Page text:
I often see people who are new to tennis getting caught up in trying to nail every aspect of the stroke they are learning. More often than not this leads to frustration and none of those aspects ever really improving.
Whenever I’m teaching the Forehand I’ll always refer back to these 4 Essential tips to help my player move forward in their development.

 

Tip 1. Eastern Forehand Grip

To find the Eastern Forehand Grip the base knuckle of your dominant hand is placed on top of bevel 3 on the racquets grip (see video for bevel explanation)

 

Tip 2. Begin swing taking a “C” shape path with the racquet

From your Ready Position take the racquet away from the ball and create a “C” shape with your backswing.

 

Tip 3. – Contact in Front of your Body

After the racquet drops below the height of the ball you will swing the racquet in a low-to-high motion making contact in front of your body with the strings square on to the ball.

 

Tip 4. – Elbow to your target

After contact continue a long swing out to your target and aim to finish the swing over the opposite shoulder with your dominant elbow pointing to your target.

I find these steps are an easy progression for players to follow especially those learning the game for the first time. These steps are also great for established players who are maybe having issues with their Forehand and are able to take these tips to the practise court.

As Metropolitan Melbourne has now moved into Stage 4 restrictions, all tennis facilities in this area will have to shut for a 6 week period beginning on Monday August 3rd. For Future Demand Tennis this unfortunately means all coaching has to stop immediately. We hope that everyone remains safe and healthy during this time and we are looking forward to the day when we’re able to resume our on court lessons. 

In the meantime, we will be providing a number of weekly Instructional Videos, tips and insights through our YouTube Channel, Facebook & Instagram Pages and Website Blogs that you can learn from and practise at your home! 

YouTubehttps://www.youtube.com/channel/UCRsiUcSWUx3oIsQAQ0g4Llg?view_as=public

Facebookhttps://www.facebook.com/FutureDemandTennis/

Instagramhttps://www.instagram.com/futuredemandtennisofficial/?hl=en

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#keeplearning

COVID19 Tennis Coaching

When the state government announced that Victoria was going into its second lockdown, tennis was very fortunate to be announced as one of the 5 sports that could continue (albeit with some minor modifications). We are super excited to be able to continue to deliver lessons unde the current climate.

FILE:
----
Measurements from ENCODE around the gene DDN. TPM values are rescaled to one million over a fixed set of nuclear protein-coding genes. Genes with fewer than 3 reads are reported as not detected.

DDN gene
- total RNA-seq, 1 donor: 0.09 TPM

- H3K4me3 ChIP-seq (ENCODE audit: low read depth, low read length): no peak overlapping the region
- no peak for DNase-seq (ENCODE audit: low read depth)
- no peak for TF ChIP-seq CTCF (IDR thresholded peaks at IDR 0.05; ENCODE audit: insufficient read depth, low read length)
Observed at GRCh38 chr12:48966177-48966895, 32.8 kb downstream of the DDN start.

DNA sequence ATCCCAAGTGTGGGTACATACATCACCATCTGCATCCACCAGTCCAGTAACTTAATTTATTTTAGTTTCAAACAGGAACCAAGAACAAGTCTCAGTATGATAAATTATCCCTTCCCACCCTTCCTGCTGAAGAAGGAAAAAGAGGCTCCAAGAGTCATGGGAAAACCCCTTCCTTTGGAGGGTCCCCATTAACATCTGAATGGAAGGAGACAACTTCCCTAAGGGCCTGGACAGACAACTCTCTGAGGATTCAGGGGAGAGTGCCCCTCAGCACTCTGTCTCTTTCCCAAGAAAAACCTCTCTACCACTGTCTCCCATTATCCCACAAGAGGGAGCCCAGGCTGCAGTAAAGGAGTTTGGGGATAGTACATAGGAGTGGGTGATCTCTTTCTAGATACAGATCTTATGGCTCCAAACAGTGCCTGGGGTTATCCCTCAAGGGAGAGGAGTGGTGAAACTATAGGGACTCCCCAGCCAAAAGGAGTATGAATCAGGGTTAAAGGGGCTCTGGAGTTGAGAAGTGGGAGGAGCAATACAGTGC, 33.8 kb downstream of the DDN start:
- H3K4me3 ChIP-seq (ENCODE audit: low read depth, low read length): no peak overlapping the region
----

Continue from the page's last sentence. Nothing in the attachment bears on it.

The modifications to our program (classes which we can deliver) are as follows and are applicable at all our venues:

– Private One to One Coaching (Coach & Player)
– Semi-Private Coaching (Coach & Player and two players. Players can be from different households)
– Coaching for members of the same household (maximum of 4 to a court which includes the coach)

All players must abide by these rules when attending their lessons:

  1. Players must turn up for their lesson on time and leave immediately
  2. Family members or friends can not wait in the club grounds during the lesson
  3. Players cannot attend a lesson if they have any signs of illness or have been in contact with someone suffering from COVID19
  4. Players must hand sanitize when they enter then leave the club
  5. Players must bring their own drink bottle to their lesson
  6. Players must bring their own racquet. NO RACQUETS will be borrowed to students

The Future Demand Tennis Coaching Team will ensure we continue to provide a safe playing environment for everyone by:

  1. Wearing gloves throughout the lesson and any student practicing their serves will also have to wear gloves
  2. Maintaining a 1.5m space between coach and player at all times
  3. Ensuring that students do not handle any equipment and that they (the coach) set up and pack up all coaching equipment
  4. Students will have their own ball tube for the entire lesson to pick up balls and will not be able to handle tennis balls throughout the lesson
  5. Coaches will sanitize ball tubes after each session